Recently, at least according to several reports in the media, just before Christmas eve 2010, scientists have claimed that reindeer do in fact get high on magic mushrooms and may seek them out to alleviate the winter boredom. Andrew Hayes Retired Pharmaceutical Journal deputy editor claimed that reindeer deliberately seek out magic mushrooms: ‘They have a desire to experience altered states of consciousness,’ and search for them to ‘escape the monotony of dreary long winters’. He further claimed the herdsmen drink reindeer urine to benefit from the effects themselves *4)

This has resulted in a custom among the Sami reindeer herders to feed their animals with fly agaric and than collecting and drinking their urine to produce a “high” similar to that of LSD.

Watch a BBC Video about reindeer and the magic mushroom Fly agaric.

The hooves of Reindeer are large and sharp thus enabling them to travel over long distances and over terrain covered by ice and snow, the broad hooves acting rather like snow shoes which also help to propel the animal as he swims, it may surprise you to learn that they are very good swimmers. The hooves of reindeer adapt to accommodate the change in season; in summer when their grazing ground becomes soft and wet their hooves take on a sponge like appearance, this results in extra traction which enables them to cover a larger area of grazing ground more quickly and efficiently. During the winter season the hoof pads shrink, the contraction and tightening exposes the outer rim which enables them to cut into the snow helping them to remain firm on the slippery surface.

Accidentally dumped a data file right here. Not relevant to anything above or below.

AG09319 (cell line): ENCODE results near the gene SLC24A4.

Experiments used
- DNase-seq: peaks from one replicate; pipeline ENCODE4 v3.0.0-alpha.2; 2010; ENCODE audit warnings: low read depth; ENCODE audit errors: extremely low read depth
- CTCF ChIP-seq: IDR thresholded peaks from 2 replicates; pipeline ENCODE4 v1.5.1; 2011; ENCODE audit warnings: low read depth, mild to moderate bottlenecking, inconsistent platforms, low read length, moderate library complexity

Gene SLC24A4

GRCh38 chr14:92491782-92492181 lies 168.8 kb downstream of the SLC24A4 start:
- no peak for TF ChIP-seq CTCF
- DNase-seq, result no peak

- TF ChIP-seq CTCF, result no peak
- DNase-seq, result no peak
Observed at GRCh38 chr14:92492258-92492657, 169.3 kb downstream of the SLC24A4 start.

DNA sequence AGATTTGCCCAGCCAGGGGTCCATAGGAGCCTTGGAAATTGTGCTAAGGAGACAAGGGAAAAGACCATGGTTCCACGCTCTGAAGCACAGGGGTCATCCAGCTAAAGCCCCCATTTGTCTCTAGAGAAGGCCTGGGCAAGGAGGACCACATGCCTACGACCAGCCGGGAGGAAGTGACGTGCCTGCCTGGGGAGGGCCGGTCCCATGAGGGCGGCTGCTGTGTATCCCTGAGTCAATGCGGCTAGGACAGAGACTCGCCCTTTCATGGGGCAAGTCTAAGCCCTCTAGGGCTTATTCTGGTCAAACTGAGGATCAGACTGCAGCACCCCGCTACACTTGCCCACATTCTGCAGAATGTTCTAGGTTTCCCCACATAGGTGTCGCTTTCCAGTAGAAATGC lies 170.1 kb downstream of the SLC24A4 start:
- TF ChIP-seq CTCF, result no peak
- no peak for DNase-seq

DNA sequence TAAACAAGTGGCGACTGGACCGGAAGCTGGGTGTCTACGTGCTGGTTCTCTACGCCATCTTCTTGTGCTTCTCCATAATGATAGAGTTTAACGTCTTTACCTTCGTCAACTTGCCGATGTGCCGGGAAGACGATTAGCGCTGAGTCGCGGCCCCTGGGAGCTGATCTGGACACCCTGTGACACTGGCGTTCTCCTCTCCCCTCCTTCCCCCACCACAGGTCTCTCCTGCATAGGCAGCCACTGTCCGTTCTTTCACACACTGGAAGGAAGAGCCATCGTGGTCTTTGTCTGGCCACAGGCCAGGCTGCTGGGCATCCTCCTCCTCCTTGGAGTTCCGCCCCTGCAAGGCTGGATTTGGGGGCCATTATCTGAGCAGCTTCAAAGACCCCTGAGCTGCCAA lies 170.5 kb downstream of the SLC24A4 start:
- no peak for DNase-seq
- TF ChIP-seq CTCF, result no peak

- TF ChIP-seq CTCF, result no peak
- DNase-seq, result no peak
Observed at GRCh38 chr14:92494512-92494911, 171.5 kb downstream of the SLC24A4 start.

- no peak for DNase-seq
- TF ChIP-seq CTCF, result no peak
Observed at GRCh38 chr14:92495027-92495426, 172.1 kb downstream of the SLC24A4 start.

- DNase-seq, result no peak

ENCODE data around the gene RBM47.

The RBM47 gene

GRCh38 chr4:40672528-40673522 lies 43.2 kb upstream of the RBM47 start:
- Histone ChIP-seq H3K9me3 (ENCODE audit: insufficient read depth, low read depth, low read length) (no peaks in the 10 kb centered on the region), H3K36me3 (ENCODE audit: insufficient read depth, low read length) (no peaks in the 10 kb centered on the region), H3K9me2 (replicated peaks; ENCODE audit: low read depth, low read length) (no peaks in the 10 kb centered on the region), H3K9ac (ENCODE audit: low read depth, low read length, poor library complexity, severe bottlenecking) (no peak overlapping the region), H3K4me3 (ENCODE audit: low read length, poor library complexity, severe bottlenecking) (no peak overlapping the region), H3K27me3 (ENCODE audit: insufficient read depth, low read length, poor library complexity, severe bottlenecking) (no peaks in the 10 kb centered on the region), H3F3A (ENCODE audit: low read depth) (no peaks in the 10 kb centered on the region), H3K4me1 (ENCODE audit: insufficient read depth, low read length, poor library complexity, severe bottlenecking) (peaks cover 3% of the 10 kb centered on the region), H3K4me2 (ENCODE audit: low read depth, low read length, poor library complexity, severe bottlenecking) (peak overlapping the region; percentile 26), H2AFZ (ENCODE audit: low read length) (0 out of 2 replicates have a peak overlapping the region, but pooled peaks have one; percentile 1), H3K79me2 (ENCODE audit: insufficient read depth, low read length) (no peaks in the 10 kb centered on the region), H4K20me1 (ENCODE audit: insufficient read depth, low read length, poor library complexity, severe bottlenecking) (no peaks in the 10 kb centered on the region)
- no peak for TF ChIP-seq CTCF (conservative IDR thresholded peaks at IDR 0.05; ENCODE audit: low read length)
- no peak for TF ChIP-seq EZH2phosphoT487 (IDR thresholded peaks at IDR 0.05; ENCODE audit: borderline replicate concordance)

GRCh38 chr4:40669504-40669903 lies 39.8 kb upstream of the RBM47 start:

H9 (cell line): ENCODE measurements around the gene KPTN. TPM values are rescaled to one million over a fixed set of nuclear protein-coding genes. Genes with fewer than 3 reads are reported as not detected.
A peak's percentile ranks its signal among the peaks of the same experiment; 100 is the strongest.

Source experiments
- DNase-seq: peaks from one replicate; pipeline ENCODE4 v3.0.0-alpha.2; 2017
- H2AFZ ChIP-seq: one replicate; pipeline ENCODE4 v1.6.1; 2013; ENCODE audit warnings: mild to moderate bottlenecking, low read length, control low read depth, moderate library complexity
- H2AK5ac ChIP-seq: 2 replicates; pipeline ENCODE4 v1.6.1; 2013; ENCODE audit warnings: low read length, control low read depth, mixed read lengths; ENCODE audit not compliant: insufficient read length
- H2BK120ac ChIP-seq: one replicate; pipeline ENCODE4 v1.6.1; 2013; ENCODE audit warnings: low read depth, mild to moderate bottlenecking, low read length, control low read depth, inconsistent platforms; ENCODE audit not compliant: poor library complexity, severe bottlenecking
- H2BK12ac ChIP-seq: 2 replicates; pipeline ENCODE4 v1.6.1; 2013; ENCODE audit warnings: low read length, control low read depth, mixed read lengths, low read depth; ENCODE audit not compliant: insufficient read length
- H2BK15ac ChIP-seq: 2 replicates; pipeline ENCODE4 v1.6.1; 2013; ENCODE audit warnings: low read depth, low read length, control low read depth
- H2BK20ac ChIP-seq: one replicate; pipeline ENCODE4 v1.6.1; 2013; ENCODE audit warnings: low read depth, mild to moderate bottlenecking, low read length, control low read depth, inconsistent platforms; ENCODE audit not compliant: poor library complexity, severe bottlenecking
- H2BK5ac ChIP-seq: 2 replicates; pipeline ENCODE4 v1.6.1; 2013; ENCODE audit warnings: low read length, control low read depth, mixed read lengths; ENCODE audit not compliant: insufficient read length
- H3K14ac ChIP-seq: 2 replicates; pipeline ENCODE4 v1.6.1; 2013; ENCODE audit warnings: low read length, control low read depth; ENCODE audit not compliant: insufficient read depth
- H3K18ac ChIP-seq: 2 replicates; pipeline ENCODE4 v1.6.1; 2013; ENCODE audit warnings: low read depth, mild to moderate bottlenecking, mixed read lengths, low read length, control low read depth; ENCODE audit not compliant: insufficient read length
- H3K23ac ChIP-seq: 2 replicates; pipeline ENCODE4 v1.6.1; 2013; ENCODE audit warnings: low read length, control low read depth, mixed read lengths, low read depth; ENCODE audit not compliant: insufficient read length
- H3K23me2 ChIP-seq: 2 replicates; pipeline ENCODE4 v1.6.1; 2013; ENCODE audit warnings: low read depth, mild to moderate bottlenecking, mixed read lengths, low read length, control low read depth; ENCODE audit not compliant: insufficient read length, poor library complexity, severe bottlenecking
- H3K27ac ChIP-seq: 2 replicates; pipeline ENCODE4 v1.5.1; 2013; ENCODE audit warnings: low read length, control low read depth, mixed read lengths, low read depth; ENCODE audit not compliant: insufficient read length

Reindeer are excellent runners and can reach speeds of fifty miles per hour when in a state of stress, during normal conditions and speeds reindeer may cover thirty miles a day. Reindeer are the prey of wolves and coyote, bears may prey on new born calves because they cannot run as fast.

The senses of hearing and sight are not well developed in reindeer however to compensate the sense of smell in reindeer is extremely keen and heavily relied upon to find food and avoid danger.

Reindeer make a variety of vocalisations including snorting when alarmed, a bawl and guttural grunts. Rutting males make a grunting roar to intimidate rivals and have large pouches of skin under their throats which increase the volume.

During the wintertime reindeer eat snow or lick frozen water, this is of course most likely a necessity as with the extremity of temperatures flowing water is unlikely to be readily available.

Reindeer live for ten to fifteen years of age.

Source: thinkdifferentlyaboutsheep. (2018). Reindeer: General Information [blog post]. Retrieved from